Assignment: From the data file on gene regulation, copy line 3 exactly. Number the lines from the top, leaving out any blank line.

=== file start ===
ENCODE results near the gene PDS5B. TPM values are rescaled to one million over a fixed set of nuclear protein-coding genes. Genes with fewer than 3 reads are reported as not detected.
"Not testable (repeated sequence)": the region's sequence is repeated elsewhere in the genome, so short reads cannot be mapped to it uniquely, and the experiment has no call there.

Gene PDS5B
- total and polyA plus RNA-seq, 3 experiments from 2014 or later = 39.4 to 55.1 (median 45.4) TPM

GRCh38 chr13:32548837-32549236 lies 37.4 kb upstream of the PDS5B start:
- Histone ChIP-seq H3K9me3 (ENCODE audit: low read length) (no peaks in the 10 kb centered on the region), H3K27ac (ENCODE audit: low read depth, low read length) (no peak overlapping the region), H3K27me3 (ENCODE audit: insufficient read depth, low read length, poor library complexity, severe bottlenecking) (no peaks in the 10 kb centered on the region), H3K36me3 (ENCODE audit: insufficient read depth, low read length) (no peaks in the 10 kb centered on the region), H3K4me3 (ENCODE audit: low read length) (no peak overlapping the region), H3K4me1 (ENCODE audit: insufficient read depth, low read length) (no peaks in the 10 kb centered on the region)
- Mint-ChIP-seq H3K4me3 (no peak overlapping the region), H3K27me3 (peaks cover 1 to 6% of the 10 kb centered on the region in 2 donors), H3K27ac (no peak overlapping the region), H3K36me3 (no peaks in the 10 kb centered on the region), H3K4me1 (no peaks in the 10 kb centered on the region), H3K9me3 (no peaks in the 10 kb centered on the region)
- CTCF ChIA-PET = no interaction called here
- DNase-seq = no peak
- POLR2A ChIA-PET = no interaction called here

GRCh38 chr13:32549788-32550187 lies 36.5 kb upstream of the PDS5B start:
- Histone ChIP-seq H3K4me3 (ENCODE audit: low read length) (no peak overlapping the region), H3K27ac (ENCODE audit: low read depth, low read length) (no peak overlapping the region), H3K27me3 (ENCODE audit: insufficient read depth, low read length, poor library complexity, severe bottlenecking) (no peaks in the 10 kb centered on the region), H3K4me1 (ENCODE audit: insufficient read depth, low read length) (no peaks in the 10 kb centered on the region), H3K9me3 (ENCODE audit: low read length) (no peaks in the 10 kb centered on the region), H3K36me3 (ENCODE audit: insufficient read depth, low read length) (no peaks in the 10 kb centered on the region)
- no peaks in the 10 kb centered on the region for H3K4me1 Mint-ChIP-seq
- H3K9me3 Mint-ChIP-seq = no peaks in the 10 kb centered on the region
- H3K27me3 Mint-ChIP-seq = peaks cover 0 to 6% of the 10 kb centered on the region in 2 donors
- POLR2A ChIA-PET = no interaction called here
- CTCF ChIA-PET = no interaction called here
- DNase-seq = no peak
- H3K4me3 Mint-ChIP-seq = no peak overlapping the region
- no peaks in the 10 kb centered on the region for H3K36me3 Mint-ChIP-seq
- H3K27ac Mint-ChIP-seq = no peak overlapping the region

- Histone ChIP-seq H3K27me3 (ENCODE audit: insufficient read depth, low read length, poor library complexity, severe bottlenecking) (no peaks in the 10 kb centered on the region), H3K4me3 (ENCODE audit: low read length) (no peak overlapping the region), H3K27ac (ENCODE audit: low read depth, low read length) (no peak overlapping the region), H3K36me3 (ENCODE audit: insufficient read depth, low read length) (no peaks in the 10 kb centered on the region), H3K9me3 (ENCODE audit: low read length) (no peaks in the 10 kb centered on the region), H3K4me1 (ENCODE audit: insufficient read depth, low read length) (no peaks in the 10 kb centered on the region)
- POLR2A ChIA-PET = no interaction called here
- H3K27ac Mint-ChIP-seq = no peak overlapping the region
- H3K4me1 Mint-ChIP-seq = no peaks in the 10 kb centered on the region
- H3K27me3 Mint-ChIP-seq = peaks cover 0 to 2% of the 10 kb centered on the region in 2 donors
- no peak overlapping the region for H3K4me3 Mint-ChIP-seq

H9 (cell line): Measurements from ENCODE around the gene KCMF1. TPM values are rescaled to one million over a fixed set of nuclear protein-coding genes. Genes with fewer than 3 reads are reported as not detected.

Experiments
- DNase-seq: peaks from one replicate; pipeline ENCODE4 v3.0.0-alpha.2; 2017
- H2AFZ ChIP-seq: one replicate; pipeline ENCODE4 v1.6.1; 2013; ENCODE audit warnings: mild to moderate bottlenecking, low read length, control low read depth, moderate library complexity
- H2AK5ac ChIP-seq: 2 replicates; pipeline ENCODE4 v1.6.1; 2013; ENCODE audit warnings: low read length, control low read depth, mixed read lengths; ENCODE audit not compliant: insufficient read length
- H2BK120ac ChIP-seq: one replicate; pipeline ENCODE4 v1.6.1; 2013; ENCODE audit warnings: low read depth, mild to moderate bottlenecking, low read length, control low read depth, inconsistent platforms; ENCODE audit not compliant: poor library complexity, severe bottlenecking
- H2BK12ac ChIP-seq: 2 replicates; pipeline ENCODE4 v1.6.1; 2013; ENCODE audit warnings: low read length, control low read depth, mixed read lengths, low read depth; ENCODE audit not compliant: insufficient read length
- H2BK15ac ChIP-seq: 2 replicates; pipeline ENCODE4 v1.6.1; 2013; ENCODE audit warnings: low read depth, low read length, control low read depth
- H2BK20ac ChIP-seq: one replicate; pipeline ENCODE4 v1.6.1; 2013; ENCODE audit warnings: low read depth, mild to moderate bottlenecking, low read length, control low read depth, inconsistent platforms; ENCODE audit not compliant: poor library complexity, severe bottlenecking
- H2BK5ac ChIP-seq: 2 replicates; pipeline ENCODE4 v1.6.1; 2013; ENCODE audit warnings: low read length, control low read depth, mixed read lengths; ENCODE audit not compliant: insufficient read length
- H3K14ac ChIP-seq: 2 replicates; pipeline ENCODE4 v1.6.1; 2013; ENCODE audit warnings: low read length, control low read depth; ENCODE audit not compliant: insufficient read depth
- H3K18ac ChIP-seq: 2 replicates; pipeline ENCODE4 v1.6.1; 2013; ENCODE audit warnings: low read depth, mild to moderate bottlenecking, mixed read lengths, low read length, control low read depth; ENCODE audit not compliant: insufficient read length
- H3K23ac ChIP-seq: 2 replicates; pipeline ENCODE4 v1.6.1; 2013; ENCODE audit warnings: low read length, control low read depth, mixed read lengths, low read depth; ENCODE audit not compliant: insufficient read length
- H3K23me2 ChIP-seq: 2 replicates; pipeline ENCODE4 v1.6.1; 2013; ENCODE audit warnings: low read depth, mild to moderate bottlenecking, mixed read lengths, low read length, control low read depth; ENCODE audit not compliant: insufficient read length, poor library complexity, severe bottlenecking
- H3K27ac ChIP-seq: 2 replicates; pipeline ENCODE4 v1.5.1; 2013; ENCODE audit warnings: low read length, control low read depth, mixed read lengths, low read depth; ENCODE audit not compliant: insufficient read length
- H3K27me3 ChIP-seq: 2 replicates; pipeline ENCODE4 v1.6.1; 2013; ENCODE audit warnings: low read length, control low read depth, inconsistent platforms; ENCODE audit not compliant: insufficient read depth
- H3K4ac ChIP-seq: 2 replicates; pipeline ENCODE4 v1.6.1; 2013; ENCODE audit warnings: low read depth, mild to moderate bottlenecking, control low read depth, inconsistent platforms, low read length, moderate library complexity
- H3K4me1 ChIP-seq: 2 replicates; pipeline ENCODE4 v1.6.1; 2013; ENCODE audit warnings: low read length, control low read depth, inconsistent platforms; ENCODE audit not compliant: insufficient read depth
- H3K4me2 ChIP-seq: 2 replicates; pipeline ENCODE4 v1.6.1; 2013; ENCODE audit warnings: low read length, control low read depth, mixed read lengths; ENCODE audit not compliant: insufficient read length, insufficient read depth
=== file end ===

Gene PDS5B